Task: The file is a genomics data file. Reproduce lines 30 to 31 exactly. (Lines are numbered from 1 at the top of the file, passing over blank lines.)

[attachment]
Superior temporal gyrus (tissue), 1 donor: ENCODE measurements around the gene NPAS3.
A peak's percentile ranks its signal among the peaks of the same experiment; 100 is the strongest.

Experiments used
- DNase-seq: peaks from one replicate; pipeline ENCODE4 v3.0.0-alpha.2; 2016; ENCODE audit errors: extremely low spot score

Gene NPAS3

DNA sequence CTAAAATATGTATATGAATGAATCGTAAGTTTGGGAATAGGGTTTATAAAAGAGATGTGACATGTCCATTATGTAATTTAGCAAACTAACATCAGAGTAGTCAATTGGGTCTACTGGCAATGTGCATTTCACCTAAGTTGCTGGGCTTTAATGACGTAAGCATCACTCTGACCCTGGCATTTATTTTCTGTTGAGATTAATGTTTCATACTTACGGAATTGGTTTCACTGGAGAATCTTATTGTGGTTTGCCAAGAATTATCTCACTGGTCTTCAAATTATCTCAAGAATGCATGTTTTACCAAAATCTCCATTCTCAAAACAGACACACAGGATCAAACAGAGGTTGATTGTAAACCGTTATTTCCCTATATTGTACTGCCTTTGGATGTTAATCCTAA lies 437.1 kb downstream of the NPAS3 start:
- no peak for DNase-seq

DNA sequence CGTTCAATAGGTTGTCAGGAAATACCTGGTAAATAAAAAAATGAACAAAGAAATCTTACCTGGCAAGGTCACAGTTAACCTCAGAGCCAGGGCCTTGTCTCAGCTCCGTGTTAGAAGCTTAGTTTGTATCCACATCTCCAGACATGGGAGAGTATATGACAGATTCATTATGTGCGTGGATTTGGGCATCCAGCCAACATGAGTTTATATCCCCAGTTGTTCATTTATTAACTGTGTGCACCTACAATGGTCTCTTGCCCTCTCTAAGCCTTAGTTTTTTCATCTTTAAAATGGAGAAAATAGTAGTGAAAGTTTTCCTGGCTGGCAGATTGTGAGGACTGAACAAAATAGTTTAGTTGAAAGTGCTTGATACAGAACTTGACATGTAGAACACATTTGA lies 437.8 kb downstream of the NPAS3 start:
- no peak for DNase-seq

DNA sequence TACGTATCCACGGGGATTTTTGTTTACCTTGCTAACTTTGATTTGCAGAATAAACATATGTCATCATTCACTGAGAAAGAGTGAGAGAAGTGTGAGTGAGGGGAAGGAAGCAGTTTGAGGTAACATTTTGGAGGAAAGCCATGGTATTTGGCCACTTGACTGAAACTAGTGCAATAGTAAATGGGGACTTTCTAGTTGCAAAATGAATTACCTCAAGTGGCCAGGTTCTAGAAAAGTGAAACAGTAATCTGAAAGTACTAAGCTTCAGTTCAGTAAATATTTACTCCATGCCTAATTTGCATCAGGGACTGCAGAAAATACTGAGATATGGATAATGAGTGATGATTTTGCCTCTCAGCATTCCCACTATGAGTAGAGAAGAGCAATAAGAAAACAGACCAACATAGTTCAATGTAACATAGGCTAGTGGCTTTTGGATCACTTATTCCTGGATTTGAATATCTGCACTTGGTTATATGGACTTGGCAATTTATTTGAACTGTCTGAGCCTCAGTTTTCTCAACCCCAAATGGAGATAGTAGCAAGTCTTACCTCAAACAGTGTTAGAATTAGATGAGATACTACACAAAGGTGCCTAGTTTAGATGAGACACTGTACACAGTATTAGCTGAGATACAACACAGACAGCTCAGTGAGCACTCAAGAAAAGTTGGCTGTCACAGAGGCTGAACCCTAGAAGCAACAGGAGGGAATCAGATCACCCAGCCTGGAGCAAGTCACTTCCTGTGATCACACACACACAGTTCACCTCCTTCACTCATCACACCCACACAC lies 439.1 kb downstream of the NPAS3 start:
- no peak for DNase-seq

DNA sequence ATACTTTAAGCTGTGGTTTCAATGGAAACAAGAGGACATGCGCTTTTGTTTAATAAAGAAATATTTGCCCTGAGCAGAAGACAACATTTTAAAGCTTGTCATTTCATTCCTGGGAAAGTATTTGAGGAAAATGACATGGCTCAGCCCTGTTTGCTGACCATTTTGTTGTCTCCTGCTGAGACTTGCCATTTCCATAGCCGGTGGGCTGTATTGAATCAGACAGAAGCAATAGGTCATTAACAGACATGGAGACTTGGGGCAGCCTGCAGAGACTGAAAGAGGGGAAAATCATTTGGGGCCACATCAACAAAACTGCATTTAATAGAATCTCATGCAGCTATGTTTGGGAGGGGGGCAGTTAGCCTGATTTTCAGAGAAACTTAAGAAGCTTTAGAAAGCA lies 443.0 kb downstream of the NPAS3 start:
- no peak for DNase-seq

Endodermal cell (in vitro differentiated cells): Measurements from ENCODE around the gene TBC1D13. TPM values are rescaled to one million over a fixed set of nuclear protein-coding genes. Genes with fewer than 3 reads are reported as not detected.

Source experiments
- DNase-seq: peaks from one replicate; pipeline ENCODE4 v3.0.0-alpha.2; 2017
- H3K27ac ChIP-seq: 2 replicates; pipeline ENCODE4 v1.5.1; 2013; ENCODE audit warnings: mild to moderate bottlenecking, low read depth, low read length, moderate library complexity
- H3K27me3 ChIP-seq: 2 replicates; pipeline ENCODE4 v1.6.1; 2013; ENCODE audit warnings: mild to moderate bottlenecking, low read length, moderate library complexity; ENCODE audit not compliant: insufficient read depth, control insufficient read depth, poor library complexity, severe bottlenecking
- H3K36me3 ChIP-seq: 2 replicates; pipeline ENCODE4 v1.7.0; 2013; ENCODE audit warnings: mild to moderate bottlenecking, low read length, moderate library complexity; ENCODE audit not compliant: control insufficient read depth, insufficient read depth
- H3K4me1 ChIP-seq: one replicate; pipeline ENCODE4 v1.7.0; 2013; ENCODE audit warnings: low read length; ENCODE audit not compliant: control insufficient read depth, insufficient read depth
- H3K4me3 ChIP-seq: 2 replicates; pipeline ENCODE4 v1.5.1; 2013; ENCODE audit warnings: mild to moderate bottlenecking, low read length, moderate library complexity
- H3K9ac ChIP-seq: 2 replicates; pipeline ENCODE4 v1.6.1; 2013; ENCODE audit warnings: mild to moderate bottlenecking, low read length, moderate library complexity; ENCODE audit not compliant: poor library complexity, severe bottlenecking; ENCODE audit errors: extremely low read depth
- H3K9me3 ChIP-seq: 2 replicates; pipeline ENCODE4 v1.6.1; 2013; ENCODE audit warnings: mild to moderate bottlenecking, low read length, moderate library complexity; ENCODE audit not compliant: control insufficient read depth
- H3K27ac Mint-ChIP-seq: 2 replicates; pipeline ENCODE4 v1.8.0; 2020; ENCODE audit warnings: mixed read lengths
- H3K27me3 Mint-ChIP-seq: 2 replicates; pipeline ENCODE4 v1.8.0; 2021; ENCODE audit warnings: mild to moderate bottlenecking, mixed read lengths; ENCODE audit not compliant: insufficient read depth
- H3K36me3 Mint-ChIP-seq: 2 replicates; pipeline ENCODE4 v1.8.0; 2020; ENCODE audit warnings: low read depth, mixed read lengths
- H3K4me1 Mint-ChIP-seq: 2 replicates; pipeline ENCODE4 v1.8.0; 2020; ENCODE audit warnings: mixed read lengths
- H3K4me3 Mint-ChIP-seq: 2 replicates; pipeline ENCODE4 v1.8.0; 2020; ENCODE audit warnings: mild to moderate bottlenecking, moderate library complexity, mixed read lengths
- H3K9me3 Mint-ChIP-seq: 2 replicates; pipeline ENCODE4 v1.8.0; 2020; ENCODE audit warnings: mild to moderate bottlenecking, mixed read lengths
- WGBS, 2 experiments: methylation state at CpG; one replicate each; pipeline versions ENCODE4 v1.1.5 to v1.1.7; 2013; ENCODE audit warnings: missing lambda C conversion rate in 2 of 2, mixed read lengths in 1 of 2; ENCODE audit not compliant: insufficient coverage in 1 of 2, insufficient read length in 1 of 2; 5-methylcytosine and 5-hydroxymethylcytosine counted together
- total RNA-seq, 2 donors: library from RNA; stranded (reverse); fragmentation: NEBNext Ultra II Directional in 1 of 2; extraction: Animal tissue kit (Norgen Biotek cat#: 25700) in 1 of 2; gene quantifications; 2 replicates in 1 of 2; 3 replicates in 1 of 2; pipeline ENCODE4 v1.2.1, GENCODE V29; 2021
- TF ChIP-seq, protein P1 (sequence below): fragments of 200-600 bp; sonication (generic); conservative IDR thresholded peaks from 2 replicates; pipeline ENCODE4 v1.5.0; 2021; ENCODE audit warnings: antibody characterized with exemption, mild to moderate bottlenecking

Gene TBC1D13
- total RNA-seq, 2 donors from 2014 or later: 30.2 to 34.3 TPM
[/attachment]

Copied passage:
- WGBS, 2 experiments: methylation state at CpG; one replicate each; pipeline versions ENCODE4 v1.1.5 to v1.1.7; 2013; ENCODE audit warnings: missing lambda C conversion rate in 2 of 2, mixed read lengths in 1 of 2; ENCODE audit not compliant: insufficient coverage in 1 of 2, insufficient read length in 1 of 2; 5-methylcytosine and 5-hydroxymethylcytosine counted together
- total RNA-seq, 2 donors: library from RNA; stranded (reverse); fragmentation: NEBNext Ultra II Directional in 1 of 2; extraction: Animal tissue kit (Norgen Biotek cat#: 25700) in 1 of 2; gene quantifications; 2 replicates in 1 of 2; 3 replicates in 1 of 2; pipeline ENCODE4 v1.2.1, GENCODE V29; 2021